Hours after Colorado Gov. John Hickenlooper signed a high-capacity magazine ban into law, Magpul, a leading weapons accessory manufacturer in the state, began the process of packing up its production facilities and moving out of state.
"We expect the first PMAGs to be made outside CO within 30 days of the signing," Magpul Industries announced on its Facebook page. "It is disappointing to us that money and a social agenda from outside the state have apparently penetrated the American West to control our legislature and Governor, but we feel confident that Colorado residents can still take the state back through recalls, ballot initiatives, and the 2014 election."
Gun rights groups have sprung into action, promising to obliterate any vulnerable Democrats who supported the sweeping gun legislation which included a ban on magazines over 15 rounds, and background checks on online ammunition purchases. Dudley Brown, a Colorado-based gun lobbyist and executive director of Rocky Mountain Gun Owners, says the state's gun lovers are motivated, mad and ready to act.
"The Democratic Party underestimated the public outrage they generated," Brown says. "We are working on harnessing that. The Democrats just handed me a sledgehammer and I am going to wave it through their china shop."
Since the legislation became law two days ago, Brown says his group's been flooded with donations, emails and promises of support.
"People who care about firearms, they are tuned in," says Brown. "People who weren't motivated to walk a district for a Republican are going to be motivated this time."
But in Colorado, the evolution of gun control has been a long-time coming and Democratic strategists promise it is not going to be overturned.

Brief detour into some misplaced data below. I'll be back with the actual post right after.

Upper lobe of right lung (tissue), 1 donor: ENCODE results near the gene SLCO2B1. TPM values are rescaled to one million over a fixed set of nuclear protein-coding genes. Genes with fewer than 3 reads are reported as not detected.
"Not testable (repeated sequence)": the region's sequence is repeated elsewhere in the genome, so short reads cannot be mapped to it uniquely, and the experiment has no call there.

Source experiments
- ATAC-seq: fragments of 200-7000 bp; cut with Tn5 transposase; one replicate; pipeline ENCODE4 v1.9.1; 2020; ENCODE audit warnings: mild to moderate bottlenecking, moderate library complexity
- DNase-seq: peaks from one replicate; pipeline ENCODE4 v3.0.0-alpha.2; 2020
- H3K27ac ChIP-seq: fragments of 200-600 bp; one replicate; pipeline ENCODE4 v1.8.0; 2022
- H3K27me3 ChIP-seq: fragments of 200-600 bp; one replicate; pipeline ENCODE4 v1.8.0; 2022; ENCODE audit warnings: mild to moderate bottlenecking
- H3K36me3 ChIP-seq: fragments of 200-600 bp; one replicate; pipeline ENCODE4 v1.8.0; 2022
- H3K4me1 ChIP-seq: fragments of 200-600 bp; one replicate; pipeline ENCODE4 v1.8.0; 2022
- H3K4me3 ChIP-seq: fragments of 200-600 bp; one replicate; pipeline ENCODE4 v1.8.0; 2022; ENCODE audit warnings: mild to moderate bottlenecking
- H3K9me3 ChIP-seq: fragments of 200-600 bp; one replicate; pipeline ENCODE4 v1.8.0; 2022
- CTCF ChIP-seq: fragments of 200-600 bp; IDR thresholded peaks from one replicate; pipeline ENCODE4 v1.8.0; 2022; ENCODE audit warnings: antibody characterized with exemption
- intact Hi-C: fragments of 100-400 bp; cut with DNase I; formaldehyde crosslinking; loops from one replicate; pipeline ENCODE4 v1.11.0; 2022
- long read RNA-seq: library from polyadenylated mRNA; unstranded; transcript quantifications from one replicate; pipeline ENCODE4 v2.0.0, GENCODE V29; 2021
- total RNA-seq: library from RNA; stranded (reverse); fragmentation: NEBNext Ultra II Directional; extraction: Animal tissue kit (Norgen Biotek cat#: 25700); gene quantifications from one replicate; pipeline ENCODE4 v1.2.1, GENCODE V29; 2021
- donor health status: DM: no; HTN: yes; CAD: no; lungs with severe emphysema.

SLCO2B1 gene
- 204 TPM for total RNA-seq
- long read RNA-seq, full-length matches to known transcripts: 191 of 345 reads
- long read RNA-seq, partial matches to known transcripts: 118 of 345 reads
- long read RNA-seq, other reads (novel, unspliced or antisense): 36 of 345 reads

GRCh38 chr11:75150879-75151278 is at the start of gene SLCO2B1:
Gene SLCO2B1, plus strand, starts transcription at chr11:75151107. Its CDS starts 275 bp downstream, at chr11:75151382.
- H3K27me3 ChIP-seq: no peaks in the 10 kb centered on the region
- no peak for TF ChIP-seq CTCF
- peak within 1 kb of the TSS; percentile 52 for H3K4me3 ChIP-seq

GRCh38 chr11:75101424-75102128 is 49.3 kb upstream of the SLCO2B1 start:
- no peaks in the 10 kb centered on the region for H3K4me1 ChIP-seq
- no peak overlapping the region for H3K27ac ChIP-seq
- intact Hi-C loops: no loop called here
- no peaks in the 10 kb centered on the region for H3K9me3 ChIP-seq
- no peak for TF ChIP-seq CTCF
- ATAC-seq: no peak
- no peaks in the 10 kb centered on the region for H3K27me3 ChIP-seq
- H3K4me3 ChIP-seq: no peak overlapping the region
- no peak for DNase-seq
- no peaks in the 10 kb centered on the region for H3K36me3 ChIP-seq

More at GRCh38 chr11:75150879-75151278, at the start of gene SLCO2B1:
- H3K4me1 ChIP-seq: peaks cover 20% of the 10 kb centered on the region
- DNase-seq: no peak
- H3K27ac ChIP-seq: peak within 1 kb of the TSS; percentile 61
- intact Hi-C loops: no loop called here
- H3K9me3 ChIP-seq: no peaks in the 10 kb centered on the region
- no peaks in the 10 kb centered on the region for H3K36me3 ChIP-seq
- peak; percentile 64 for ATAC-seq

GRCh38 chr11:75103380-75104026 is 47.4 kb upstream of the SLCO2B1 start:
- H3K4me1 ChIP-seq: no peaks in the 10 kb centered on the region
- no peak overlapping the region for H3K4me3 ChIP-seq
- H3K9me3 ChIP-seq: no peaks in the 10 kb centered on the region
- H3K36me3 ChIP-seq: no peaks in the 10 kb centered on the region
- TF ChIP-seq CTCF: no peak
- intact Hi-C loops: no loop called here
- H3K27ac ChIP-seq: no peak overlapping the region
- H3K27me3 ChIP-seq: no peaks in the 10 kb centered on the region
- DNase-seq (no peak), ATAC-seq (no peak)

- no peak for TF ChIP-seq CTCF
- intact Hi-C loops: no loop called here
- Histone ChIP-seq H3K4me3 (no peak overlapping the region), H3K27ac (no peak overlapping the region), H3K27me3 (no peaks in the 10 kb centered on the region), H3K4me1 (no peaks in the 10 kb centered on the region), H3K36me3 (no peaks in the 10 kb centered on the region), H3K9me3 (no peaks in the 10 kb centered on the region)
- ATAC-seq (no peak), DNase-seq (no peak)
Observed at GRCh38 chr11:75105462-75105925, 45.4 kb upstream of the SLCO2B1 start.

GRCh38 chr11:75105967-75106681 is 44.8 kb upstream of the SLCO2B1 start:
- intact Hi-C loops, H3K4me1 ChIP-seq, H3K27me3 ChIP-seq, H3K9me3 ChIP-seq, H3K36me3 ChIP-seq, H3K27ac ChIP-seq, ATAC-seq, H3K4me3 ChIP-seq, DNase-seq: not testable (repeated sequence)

Changing demographics have played a major role in the state's evolving gun culture. The state's largest city, Denver, is one of the fastest growing in the country and the state's political map gets more secure for Democrats each year. The state's Hispanic population has also contributed to growing support for stricter gun legislation. Polls show Latino voters are more likely to support bans on assault weapons and high-capacity magazines.
But the state's shared experience of tragedy has also contributed to a change in how the state sees guns. Colorado has been the scene of two of the deadliest mass shootings in the country. After two high schoolers murdered 12 classmates at Columbine High School in 1999, the state voted to close the gun-show loophole. But in 2012 the movie theater shooting in Aurora, Colo., that killed 12 and injured 58 combined with an elementary school shooting that happened across the country in Connecticut, tipped the scales for the moderate Democratic governor to put stronger laws on the books.
"People understood that doing nothing was not an option," says Laura Chapin, a Democratic strategist based in Denver.
Chapin says lawmakers could not ignore the dozens of testimonies coming from the families of victims.
"To have them talking about what happened, it is the most powerful thing that can be said," Chapin says. "These are just families, not celebrities, not anyone famous. These are families you see and work with every day in the community."
Colorado resident Jane Dougherty was one of those who spoke out.
Dougherty lost her sister Mary Sherlach, a school counselor, at Sandy Hook Elementary School in December. Sherlach was one of the leaders at the school who rushed into the hallway when she heard gunshots.
"If my sister had the courage to run toward the gunman to protect children, I could have the courage to speak out in Colorado," Dougherty says. "For me, going through the whole experience of getting the phone call, the chaos in your home, trying to get your whole family across the country at Christmas. It galvanizes you to do something. I could not just go back to my life and pretend."